Aviation Safety Legislation

The Airline Safety and Federal Aviation Administration Extension Act of 2010 (PL 111-216) was signed into law on August 1, 2010.  For a summary of the provisions included in this new law, please click here.

Who's Flying Your Plane?

Do you know who is really flying your plane? For more information on our campaign to raise awareness of the code-share practices exhibited by US airlines, click here

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News
Flight 3407 Families Admonish Expedia, Travelocity for 'Passing the Buck' to DOT; Look for Follow-Thru PDF Print E-mail

DOT Guidance Expected in January; Group Expects OTA's, US Airways to Quickly Comply

Buffalo, New York- December 21, 2010 – With Department of Transportation guidance on new regional airline disclosure requirements expected in January, The 'Families of Continental Flight 3407' continued their push for expedient action by the government agency and all Internet sites, and expressed their disappointment with recent quotes by representatives of online ticketing agency (OTA) giants Expedia and Travelocity suggesting that the DOT was at fault for dragging its feet on issuing new guidelines.

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Not Pleased With Regional Airline Identification by Internet Travel Sites, Flight 3407 Families Ask Flying Public to Let DOT Know PDF Print E-mail

Call for Full Compliance With New Law; Praise Lee, Higgins, Schumer, and Gillibrand for Letter to Secretary LaHood

Buffalo, New York- December 14, 2010 – The 'Families of Continental Flight 3407' are conducting a nationwide outreach to all air travelers, as a result of a Buffalo News survey (http://www.buffalonews.com/city/article282269.ece) and their own research indicating that US Airways and seven of the top ten Internet airline ticketing sites are not immediately disclosing regional air carriers operating flights for mainline carriers under codeshare agreements. With these websites seemingly ignoring a provision in the new aviation safety legislation that became law in August which requires full transparency when in comes to identifying regional carriers, the group is in the midst of an awareness campaign entitled 'Who's REALLY Flying Your Plane?", and is asking concerned passengers to voice their concerns with the Department of Transportation's Aviation Consumer Protection Division.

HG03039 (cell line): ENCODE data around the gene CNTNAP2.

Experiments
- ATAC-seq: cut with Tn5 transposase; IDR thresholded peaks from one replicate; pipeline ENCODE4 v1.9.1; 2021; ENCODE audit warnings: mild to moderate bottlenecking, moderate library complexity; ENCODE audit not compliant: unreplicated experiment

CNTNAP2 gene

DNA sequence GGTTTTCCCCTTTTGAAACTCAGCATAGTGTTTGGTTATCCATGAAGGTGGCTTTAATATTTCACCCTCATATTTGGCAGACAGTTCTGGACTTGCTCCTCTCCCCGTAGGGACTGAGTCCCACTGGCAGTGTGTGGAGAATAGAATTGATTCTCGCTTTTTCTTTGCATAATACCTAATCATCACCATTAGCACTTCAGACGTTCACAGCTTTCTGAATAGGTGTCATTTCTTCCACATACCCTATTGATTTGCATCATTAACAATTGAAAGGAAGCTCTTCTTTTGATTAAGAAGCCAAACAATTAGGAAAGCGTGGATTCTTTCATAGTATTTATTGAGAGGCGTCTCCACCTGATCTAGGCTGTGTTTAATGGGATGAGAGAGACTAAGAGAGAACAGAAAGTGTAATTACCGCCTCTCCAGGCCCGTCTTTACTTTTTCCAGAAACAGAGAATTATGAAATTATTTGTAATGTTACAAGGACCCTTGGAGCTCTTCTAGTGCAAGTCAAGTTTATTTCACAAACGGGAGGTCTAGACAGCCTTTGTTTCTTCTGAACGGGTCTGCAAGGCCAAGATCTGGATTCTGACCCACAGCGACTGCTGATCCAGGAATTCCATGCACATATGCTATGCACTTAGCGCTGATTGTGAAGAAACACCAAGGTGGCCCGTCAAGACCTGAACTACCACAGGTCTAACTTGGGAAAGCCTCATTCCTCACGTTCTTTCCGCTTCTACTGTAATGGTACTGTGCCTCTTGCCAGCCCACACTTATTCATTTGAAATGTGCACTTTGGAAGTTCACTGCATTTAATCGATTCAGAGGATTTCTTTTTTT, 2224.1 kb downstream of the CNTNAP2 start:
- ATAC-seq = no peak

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"Who's REALLY Flying Your Plane?"; Flight 3407 Families Launch Regional Airline Awareness Campaign in the Midst of Holiday Travel Season PDF Print E-mail

Demand That All Ticket Agencies, Websites Comply with New Federal Law Requiring Full Disclosure of Regional Carriers

Buffalo, New York- December 2, 2010 – Turning their attention from getting major aviation safety legislation passed to getting it implemented, the 'Families of Continental Flight 3407' announced the kickoff of a major public outreach effort aimed at raising the flying public's awareness of regional airlines operating flights under the auspices of the mainline carriers. The campaign also targets airlines, ticketing agents, and websites that are not complying with a new federal regulation requiring transparency in the advertisement of regional carriers.

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Crunch Time: Flight 3407 Families Challenge FAA to Step Up on Commuting, Pilot Fatigue NPRM PDF Print E-mail